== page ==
It’s Cheyenne Frontier Days, so a great opportunity to talk about one of the quintessential Wyoming images: a cowboy on a bucking bronc. Wyoming’s original bucking bronc was a horse named Steamboat. His origin story is a bit murky. Some propose that Steamboat was born on the Foss Ranch in 1896, and that his first owner, Frank Foss, was the railroad station agent at Chugwater. Other accounts place his birth on a ranch somewhere between Laramie and Bosler. Regardless, all accounts agree that Steamboat was a handsome horse, coal-black, with three white feet.

A young Steamboat with cowboy Hugh Clark.
Box 1, Andrew Springs Gillespie papers, American Heritage Center, University of Wyoming.

His unique name referenced the unusual whistling sound made by his breath. He had broken some of the cartilage in his nose as a colt, possibly while resisting being gelded. When ridden, Steamboat’s whistling grew more pronounced – he sounded like a riverboat giving off a warning. He grew into a 1,100-pound masterpiece of quivering muscle, ready to challenge any rider daring enough to try to “break” him.

It is believed that Steamboat was sold by Frank Foss to the Swan Land and Cattle Company in 1899. Steamboat had already made a name for himself as a natural bucker. His first rodeo was Denver’s Mountain and Plain Festival in October of 1901. He had a signature style of bucking which included sunfishing, with his body twisting in the shape of a crescent. Steamboat developed a reputation for dismounting even the most experienced cowboys. Woe be unto those overconfident riders who underestimated the force and power of Steamboat’s jumps. He had unusual stamina and was described as exploding like dynamite.

Steamboat being ridden by A.S. “Bud” Gillespie.
Box 1, Andrew Springs Gillespie papers, American Heritage Center, University of Wyoming.

In the fall of 1902, Steamboat changed hands once again. John Coble and Sam Moore bought the horse for twenty-five dollars. Later that same fall, it is said that Buffalo Bill Cody, in an unsuccessful bid to buy the horse, offered two-thousand dollars for him. By 1903, Steamboat had become the main attraction at many a rodeo, saved for the most accomplished cowboys. It was September of that year when U.W. Professor B.C. Buffum of the College of Agriculture captured the now iconic photo of Steamboat with cowboy Guy Holt astraddle at the Albany County Fair.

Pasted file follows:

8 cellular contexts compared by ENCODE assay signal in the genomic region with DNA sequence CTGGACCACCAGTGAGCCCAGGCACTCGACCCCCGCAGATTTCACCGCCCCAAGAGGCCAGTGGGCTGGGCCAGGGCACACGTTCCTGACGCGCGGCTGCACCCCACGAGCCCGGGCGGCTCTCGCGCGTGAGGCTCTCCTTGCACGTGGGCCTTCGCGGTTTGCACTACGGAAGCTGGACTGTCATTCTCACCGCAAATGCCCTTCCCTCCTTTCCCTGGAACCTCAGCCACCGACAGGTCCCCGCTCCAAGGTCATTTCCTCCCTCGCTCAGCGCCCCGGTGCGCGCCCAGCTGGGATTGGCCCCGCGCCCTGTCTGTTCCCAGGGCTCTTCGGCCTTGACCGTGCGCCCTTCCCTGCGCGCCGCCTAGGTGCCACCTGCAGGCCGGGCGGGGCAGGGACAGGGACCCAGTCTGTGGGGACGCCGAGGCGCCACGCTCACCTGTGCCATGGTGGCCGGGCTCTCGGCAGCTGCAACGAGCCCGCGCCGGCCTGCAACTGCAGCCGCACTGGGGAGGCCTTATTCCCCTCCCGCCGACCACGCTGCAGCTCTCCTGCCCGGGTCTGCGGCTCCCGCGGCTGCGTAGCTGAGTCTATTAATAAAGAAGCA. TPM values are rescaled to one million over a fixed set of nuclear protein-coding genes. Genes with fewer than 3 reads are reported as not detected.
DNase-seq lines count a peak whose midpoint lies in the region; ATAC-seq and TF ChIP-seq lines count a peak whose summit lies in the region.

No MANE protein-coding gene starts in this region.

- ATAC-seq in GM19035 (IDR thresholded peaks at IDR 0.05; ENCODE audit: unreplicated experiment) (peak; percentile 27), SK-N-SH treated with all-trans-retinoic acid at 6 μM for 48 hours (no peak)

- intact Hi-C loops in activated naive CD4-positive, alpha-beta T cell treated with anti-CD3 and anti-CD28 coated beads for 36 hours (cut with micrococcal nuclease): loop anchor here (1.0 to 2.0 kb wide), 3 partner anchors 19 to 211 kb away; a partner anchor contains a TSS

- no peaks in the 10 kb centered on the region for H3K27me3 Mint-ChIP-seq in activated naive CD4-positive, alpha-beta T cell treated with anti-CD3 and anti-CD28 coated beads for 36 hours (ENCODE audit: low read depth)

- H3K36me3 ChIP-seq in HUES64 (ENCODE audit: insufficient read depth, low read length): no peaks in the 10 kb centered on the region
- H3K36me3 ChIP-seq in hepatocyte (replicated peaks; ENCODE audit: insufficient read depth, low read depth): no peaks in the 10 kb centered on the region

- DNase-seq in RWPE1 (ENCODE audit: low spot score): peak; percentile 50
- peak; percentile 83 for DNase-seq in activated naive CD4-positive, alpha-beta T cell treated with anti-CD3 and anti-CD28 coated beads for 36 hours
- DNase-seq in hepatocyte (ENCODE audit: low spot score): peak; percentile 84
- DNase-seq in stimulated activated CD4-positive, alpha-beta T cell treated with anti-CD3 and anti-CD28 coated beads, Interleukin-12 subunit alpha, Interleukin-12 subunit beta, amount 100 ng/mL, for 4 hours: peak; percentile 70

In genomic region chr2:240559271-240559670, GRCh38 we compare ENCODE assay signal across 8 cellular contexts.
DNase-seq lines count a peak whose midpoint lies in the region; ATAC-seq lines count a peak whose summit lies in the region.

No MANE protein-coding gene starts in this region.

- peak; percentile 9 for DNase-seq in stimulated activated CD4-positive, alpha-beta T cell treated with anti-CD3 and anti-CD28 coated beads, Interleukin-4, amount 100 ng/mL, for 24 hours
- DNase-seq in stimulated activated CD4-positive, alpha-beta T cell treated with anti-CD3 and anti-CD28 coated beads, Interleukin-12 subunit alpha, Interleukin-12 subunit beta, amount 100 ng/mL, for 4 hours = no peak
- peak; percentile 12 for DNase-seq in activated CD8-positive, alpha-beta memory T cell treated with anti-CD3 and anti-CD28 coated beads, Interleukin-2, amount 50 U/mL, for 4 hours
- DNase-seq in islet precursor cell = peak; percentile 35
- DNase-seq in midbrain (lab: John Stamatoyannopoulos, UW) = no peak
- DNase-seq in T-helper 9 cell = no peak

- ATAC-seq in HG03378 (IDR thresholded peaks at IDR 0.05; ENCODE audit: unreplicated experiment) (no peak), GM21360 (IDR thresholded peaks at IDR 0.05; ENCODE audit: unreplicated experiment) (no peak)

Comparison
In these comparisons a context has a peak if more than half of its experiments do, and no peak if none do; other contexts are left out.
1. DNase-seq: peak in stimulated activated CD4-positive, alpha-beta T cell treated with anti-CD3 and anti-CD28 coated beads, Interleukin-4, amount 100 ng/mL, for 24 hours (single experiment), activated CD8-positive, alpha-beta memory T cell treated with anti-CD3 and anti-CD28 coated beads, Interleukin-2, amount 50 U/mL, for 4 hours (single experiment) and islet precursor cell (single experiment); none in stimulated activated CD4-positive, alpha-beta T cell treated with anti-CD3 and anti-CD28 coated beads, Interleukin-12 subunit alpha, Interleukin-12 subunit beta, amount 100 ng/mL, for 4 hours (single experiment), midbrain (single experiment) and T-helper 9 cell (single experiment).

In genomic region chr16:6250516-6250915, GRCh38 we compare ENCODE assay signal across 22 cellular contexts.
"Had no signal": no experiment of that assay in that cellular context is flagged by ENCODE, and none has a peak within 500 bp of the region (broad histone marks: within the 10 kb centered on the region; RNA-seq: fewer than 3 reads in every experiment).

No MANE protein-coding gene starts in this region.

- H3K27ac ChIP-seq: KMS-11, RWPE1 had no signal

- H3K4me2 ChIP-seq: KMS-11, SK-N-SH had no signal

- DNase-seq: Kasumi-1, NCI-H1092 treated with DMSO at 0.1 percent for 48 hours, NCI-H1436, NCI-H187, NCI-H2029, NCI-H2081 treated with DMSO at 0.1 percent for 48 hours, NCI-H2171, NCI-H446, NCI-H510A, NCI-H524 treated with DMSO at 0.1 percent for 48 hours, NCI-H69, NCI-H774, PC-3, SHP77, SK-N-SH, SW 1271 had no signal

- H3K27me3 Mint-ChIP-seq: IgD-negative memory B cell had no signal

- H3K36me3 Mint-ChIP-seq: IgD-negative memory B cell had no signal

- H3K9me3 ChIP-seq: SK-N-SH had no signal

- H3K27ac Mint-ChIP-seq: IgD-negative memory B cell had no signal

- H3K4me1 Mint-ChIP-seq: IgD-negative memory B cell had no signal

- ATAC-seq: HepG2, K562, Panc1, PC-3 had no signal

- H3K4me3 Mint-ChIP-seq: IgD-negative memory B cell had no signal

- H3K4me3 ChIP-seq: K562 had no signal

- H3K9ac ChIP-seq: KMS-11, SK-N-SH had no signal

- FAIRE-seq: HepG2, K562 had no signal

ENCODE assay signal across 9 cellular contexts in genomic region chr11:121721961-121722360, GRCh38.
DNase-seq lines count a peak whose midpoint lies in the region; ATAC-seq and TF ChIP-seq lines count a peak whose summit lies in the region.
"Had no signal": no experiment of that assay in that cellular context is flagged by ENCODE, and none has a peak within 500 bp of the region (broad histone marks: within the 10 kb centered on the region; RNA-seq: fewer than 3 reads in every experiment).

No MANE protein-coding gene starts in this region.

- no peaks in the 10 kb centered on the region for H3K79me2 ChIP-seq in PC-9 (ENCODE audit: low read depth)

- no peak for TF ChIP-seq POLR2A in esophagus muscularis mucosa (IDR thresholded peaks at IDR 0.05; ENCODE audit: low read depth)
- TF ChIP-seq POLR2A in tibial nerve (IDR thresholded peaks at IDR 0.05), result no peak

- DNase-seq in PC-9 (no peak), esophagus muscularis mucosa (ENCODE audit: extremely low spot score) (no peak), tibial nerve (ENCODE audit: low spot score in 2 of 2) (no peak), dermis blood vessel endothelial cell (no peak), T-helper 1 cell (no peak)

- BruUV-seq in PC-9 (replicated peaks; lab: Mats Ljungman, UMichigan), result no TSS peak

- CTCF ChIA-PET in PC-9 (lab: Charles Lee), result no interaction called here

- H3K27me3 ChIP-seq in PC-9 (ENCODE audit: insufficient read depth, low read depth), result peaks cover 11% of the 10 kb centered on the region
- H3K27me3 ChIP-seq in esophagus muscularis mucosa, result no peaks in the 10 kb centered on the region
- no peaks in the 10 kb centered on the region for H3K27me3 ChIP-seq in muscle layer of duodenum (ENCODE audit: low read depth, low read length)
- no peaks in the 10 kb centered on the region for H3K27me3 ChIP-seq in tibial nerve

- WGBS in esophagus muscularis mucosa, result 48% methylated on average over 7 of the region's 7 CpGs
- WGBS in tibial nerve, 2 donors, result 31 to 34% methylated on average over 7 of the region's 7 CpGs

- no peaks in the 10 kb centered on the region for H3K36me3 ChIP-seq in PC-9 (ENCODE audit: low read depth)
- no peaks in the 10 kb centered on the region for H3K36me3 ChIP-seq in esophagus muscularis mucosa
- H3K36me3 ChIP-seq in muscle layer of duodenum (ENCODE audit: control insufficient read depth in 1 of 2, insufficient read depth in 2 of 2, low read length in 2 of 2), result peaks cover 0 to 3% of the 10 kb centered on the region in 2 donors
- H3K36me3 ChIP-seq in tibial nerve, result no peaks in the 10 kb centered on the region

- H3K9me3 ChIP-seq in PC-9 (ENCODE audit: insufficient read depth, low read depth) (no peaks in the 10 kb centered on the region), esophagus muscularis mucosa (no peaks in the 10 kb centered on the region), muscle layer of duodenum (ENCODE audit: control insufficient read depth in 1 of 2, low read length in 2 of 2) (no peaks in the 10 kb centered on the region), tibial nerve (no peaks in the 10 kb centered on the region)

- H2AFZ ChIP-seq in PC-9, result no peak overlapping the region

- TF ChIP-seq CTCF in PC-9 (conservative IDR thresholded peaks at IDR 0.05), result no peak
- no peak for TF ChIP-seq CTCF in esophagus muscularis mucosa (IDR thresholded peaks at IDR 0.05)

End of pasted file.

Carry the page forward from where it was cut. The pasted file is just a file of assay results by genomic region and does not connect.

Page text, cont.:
Steamboat being ridden by Guy Holt, September 1903.
Box 35, B.C. Buffum papers, American Heritage Center, University of Wyoming.

Holt was a world champion cowboy, haven ridden the most challenging horses in both the Mountain and Plain Festival and Cheyenne Frontier Days. Historians regularly tout Buffum’s photograph as the best bucking horse image of the era. For his part, Holt reportedly said his back never fully recovered from his terrible twister of a ride on Steamboat.

Other riders had some limited success with Steamboat. Cowboy Otto Plaga rode the horse for a possibly record breaking, and certainly back breaking, eighty jumps in Cheyenne in 1905. But ultimately Steamboat prevailed and unseated Plaga. Cowboy Jake Maring, one of the few who successfully rode the horse, reported that Steamboat shook him so thoroughly that he was unable to eat anything for days after. Steamboat historians like to point out that Maring’s ride was only successful due to the soft mud on the ground that day which hindered Steamboat’s signature bucking.